Being a single mum is hard. Making friends is hard. But what about combining the two? Factor in a bit of emotional vulnerability, low self-esteem and chronic exhaustion – all classic symptoms of single motherhood – and surely it is an impossible task? Fear not. There are lots of things you can do to overcome anxiety and reach out and form new friendships.
You are not alone
It sounds like a cliche, but its true. You are not alone in feeling nervous about meeting new people. Walk into any school or mums group and you can just about guarantee that the majority of the other mums there are feeling just the same.
It is true that some playgrounds and toddler groups do have a few well established cliques, but there are still plenty of people to talk to. If in doubt, ease yourself in gently. If you have preschool age kids, try a smaller more focused group to start with. Something like baby music sessions are great because they are normally small size classes, the babies tend to be similar ages, and you often get the chance for a chat and a cup of tea at the end of the session.
Confidence is just an act
Perfect the art of walking tall, even when you’re feeling low. Our body language and posture reflects how we are feeling about ourselves. When we are feeling shy or self conscious we show this in the way we move and hold ourselves. When trying to appear more confident we can use this knowledge of body language to our advantage by changing the way we use our bodies to trick our minds into thinking we really ARE confident. Try it now be aware of how you are sitting, standing, you facial expressions. Now alter your posture, make your back straighter, hold you head high and smile. Bet you feel better already!
Walk into a new group of people with a big smile on your face, looking as if you are a regular, and you’re half way there. Just imagine how you would behave if you were feeling confident and completely at ease with the situation, then just act that way regardless of how you really feel.
Most toddler groups, play schools or local NCT branches are run by a group of volunteers, most of whom are likely to be parents themselves. Getting involved as a member of a committee, in fundraising activities or maybe as a contributor to a local newsletter is a good way to meet new people, often away from the gaze of your children. Don’t worry that will have to commit yourself to anything. Going along to an NCT branch meeting for instance does not mean you have to take on a particular job, but existing committee members are likely to be thrilled just to have somebody new contributing fresh ideas and experiences. For mums of school age children the PTA is a great place to get to know people.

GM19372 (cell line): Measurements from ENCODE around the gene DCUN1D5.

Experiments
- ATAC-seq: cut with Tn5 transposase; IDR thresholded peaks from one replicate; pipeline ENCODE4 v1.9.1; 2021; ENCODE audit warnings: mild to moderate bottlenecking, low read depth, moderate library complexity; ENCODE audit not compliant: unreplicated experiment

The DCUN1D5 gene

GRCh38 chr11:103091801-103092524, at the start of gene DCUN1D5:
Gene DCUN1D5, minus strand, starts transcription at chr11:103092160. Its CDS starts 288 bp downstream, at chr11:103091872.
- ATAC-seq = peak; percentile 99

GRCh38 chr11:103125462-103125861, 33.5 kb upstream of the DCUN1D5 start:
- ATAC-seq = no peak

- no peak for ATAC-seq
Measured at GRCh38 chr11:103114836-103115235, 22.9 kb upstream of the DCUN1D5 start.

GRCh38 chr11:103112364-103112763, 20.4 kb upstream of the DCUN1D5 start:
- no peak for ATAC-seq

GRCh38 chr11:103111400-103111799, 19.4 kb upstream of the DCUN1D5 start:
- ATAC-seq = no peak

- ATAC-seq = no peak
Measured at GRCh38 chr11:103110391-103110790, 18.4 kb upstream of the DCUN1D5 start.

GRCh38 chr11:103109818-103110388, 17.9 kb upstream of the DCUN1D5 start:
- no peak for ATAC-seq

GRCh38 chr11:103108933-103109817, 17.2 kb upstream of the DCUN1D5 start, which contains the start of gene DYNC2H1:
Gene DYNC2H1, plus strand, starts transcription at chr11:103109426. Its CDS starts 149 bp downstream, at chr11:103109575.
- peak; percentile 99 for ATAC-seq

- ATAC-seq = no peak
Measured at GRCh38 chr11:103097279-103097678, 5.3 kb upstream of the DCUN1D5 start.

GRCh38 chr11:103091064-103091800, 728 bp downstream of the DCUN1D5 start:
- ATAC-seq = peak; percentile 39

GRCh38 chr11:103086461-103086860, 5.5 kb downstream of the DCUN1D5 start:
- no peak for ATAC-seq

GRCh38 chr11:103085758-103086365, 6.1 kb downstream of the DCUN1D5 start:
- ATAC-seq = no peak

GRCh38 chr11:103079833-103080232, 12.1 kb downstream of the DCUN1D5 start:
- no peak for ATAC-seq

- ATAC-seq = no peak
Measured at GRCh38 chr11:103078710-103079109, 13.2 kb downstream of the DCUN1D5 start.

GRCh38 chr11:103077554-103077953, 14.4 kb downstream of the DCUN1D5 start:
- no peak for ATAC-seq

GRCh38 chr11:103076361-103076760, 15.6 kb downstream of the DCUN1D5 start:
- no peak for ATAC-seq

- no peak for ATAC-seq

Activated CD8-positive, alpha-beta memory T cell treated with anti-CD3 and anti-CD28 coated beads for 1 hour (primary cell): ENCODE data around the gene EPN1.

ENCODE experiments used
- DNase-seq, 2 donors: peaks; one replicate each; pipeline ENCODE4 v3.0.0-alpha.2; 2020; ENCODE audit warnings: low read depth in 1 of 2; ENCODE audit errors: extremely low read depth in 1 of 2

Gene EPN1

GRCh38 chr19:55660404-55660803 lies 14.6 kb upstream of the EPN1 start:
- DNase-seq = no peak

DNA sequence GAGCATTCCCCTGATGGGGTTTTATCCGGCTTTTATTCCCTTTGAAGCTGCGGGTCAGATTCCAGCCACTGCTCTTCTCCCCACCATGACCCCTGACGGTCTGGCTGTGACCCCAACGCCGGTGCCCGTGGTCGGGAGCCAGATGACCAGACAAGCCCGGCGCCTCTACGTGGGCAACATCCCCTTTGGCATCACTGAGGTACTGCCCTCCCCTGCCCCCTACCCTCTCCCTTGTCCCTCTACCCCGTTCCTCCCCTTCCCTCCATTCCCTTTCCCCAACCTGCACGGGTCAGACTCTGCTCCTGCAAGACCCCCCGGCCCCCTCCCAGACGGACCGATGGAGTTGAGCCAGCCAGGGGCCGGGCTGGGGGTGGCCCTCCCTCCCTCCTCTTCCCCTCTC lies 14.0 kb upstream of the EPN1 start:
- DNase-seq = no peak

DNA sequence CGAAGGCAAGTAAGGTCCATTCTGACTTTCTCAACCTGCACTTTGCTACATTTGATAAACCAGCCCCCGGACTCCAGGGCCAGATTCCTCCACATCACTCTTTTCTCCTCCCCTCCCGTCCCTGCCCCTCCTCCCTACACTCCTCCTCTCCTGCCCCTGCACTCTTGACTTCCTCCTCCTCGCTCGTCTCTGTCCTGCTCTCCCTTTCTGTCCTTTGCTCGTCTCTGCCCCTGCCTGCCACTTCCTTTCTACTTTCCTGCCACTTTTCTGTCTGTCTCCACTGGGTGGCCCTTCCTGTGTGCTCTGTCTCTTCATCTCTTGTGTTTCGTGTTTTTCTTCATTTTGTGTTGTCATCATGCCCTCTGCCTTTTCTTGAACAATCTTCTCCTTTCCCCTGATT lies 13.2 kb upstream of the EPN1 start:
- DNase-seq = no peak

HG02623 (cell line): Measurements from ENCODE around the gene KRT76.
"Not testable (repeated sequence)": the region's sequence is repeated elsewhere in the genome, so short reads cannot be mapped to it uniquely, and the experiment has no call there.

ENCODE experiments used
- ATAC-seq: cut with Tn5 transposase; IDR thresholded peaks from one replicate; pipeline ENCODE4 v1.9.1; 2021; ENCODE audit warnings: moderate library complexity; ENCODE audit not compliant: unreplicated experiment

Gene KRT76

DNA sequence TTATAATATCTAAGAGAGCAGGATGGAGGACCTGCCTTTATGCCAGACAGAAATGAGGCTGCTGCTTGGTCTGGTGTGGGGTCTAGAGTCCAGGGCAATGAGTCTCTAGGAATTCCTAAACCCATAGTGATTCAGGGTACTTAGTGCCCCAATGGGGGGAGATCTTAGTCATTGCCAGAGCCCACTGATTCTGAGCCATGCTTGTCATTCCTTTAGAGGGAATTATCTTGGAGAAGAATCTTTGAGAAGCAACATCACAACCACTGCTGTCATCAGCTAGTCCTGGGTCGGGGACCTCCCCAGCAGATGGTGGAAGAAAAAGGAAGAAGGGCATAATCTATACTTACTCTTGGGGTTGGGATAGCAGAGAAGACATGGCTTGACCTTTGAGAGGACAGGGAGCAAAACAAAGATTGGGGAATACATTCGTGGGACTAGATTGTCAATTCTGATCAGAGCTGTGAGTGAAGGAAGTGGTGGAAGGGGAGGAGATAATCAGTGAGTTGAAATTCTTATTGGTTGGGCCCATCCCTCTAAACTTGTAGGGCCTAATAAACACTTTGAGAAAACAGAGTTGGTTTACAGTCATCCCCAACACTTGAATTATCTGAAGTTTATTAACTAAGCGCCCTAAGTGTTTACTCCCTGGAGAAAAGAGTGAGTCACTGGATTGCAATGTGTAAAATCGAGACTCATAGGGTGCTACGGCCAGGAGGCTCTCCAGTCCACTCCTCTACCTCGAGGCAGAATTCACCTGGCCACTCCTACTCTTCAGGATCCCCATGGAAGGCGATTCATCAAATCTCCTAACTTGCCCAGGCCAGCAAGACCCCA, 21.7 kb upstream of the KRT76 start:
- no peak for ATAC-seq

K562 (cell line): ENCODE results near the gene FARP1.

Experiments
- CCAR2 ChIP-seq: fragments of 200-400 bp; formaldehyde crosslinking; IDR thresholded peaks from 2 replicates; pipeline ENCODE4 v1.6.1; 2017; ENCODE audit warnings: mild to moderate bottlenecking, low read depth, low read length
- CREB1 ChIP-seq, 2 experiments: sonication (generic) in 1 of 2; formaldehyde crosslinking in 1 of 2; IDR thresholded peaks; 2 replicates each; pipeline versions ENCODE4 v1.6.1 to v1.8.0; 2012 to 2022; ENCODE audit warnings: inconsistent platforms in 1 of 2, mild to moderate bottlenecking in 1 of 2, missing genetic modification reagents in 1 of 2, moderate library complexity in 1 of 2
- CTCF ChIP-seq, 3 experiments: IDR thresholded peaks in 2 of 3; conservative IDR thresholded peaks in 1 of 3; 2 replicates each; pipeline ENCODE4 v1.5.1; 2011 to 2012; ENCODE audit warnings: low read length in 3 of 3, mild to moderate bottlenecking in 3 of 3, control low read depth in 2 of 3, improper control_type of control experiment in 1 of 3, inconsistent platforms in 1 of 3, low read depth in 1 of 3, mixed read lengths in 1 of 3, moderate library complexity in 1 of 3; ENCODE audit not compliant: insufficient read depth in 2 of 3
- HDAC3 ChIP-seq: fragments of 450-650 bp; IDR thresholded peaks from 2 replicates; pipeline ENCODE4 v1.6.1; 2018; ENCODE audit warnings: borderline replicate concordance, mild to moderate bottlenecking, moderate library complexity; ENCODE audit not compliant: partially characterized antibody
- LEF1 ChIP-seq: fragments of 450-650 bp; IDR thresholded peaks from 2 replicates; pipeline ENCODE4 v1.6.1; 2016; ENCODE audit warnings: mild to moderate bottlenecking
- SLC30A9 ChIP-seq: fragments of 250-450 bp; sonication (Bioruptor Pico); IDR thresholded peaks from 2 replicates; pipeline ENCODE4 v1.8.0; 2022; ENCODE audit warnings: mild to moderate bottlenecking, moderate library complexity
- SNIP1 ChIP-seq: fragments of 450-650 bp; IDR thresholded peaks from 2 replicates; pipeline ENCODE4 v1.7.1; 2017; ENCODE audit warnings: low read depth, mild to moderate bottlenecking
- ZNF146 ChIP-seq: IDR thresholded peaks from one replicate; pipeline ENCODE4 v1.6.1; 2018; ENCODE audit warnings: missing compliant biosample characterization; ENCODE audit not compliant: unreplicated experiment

Shared Interests and support
Having children is actually a great ice breaker. There aren’t many other groups you can join where you are guaranteed that every person there shares at least one common interest â€“ you know you’ll all be parents! If you can find some groups particularly targeted at single parents then even better. There are plenty of organisations around that aim to support single parents and put them in touch with other people in the same situation. If you can’t find a single mums group in your local area, why not set up your own? Having a local support network of mums in the same boat can be invaluable; both in terms of the emotional support you can offer each other and the practical help e.g. sharing babysitting and childcare.
If the thought of meeting new people alone is just too daunting to contemplate, consider dragging a friend or relative along for moral support. Perhaps you have existing friends with children of their own who would come along with you or you could take your mum or a willing sister. If you have recently had a baby and have met some like-minded mums at antenatal classes now’s the ideal time to get to know them a bit better. Invite them along to try out a local toddler group with you and at least you’re guaranteed someone to talk to.
As you begin to make new friends an easy way to take a friendship to the next level is to suggest an outing to somewhere new or an activity that neither of you have been brave enough to try on your own before. That way you’ll be widening your social circle even further at the same time as getting to know your new friend better.
The best way to make sure that any new friendships you form are long lasting and rewarding is to be yourself simple but true. It is important to how things in common besides your children a shared sense of humour and a similar outlook on life are important too. Hopefully this way many of the friends you make now will last long beyond the time when the trials and tribulations of parenting have ceased to be such a prominent part of every conversation.
Some ideas for ways to meet other mums:
Meet a Mum Association www.mama.co.uk
National Childbirth Trust www.nct.org.uk